·         Krivonischenko Knife (Den)-Krivonischenko’s knife was found close to the bodies, it was used to cut off branches of young fir trees.” Confusion between what was found, merely the knife sheaf or the knife. If knife ended up missing, it was probably taken by one of the re-stagers or rescuers. Times were tough in ’59, and if the knife was considered valuable, it could have been swiped. (The Den–dyatlovpass dot com)

·         Mansi Mountain Names–Mt. Otorten = Mountain of Swirling Winds, not Don’t Go There (media hype), Kholat Syakhl = Barren Mountain, not Dead Mountain.

·         Mansi Tribe as Murderers–Historically, a peaceful people, and no recorded history of the group ever attacking outsiders. By 1959, Mansi members said they rarely ventured to sacred sites to pray, and Kholat Syakhl, aka Height 1079, had never been a sacred site.

·         Missing Hikers Eyes, Lips, and Tongue of Lyuda, Sasha and Tibo-as previously mentioned, soft tissue erosion in melting snow/rushing water by microorganisms, animal predation and environmental factors after 3 months of exposure.

·         Mystery Photos - Krivonischenko Frame 34–at Teddy’s dyatlovpass dot com forum, she states, “technological shot made in the photo lab before the film was taken out of the camera.” Zolotaryov Photos–“Damaged film from the camera found on Zolotaryov's body.” (dyatlovpass dot com) Damage occurred while camera was submerged in melting snow/creek water.  

·         Radiated Clothing–only 3 pieces of clothing were affected, belonging to Kolevatov and Georgiy (Lyuda wore Georgiy’s sweater after he died). Kolevatov worked at the Institute of Special metals, NII-9, in the extraction of metallic plutonium (pg. 32, book 1079). Georgiy worked at the combine industrial plant No.817, aka Mayak, that in 1957 suffered the world’s 3rd worst nuclear disaster. The decay measurements had to be 50 to 100x greater to be dangerous. (pg. 266, book 1079 and Ch. 26 Dead Mountain)

·         Ravine Fall Explaining Severe Injuries–at the time of their deaths, the snow level would have been far deeper than the 15 or so feet the rescuers found on May 5th when the bodies of Lyuda, Sasha, Kolevatov and Tibo were discovered. There’s every chance that when the four tumbled into the 24-foot deep ravine, the stream’s jagged rocks and stones were not exposed as they were in May, and they simply fell onto snow and died of their tree limb injuries and asphyxiation, never sustaining any falling injuries. I disagree with Eichar on this rock ravine injury scenario. (Ch. 26 Dead Mountain)

·         Snow Tracks–these were not the tracks of the Dyatlov Nine. These were likely the calm, measured sapper/military re-staging tracks made when they swapped the tent and labaz sites (possibly why a military boot strap was found near the camp fire/cedar tree site), proving why no running/fleeing tracks were seen. “’Six pairs of footprints [were going] from the tent to the ravine; to the left from them, in about 20 meters, there were two more pairs of footprints.’ In fact, those were not the eight pairs of footprints going down the slope, but the tracks of an ascent and descent of four people.” The odd shapes of some of the tracks were caused by wind erosion, drifting, and melting snow. Contrary to what’s been inferred, no tracks showed bare foot or sock impressions. (pgs. 311, 319-20, book Dead Mountain)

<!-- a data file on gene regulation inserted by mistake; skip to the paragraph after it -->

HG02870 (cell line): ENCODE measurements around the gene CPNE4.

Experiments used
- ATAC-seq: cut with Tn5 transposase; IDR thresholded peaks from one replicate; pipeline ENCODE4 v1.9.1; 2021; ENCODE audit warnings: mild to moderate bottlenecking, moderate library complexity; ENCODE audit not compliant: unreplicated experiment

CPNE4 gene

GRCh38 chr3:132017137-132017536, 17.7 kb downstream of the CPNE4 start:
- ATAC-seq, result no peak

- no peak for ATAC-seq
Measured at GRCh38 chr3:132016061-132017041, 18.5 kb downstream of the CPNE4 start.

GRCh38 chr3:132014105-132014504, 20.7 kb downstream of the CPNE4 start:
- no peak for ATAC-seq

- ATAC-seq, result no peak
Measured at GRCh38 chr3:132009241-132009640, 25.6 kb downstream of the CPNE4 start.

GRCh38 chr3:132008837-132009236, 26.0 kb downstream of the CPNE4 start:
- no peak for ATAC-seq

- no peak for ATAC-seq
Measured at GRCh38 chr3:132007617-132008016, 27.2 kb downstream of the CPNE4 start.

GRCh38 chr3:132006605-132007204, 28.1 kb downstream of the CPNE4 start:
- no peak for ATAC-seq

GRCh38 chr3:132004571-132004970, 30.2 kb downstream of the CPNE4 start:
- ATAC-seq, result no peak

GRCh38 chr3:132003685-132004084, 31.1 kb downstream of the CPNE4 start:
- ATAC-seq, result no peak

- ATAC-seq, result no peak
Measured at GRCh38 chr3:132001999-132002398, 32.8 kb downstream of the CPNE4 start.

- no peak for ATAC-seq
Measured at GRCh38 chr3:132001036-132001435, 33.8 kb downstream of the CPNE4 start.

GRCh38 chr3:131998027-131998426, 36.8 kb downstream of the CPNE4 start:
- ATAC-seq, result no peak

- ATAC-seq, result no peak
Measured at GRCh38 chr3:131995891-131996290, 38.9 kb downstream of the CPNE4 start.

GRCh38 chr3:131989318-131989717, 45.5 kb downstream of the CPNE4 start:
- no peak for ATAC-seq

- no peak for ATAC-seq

·         Tent Locale–The most popular UPI trekker book in 1959 was the 1958 published, “On the Road of Trial.” It clearly states that to camp on bare rock is dangerous and near impossible. There’s no doubt Igor read this book and knew better. (pgs. 272/3, 303-5, book 1079)

·         Tent Cut on One Side-my guess is the fallen tree limb blocked the other sides, and it was only the one side with which they were able to cut and break free.

·         Tent Stove–where the tent was found on the slope, the stove was placed in the middle of the tent, slip covered, the pipes sitting inside, unassembled. Why? Because on the slope, there were no lateral ridgepoles on which to affix the pipe. So why place the stove in the tent at all? There is no way, at those temperatures and wind chill, that Igor would not have assembled the stove. Proof again that the tent was never erected on the slope. (pgs. 310/11, book 1079)

·         UFO’s/Aliens–Never happened. Nothing to see here, folks, move right along.

·         Urination Snow Stain–How do we know it was from one of the hikers and not from someone after the fact — geologists/military re-staging the scene? And even if stain was hiker made, it could have been done when they buried their labaz on the slope, and not the tent. No proof tent was erected there.

·         Watches–“Dyatlov was found with a Zvezda on his left hand showing 5:31.” “Thibeaux-Brignolle was found wearing two wrist watches on his left hand, a Pobeda showing 9:38 or 8:38 and the Zportivnye showing 9:15 or 8:15.” Frozen watch tests at that temperature freeze from 8 to 25 minutes due to lubricant/ condensation freezing, stopping the mechanism. (Watches In The Dyatlov Group, dyatlovpass dot com) This says to me that the event occurred earlier than 9pm.

·         Weapons Testing/Fire Orbs–Eyewitnesses only report said on February 17/18 and March 31st, not on February 1/2. The only documented rocket tests were 1,200 miles away. There is no direct causal link between said and the hikers’ injuries/deaths. (Ch. 17, book 1079)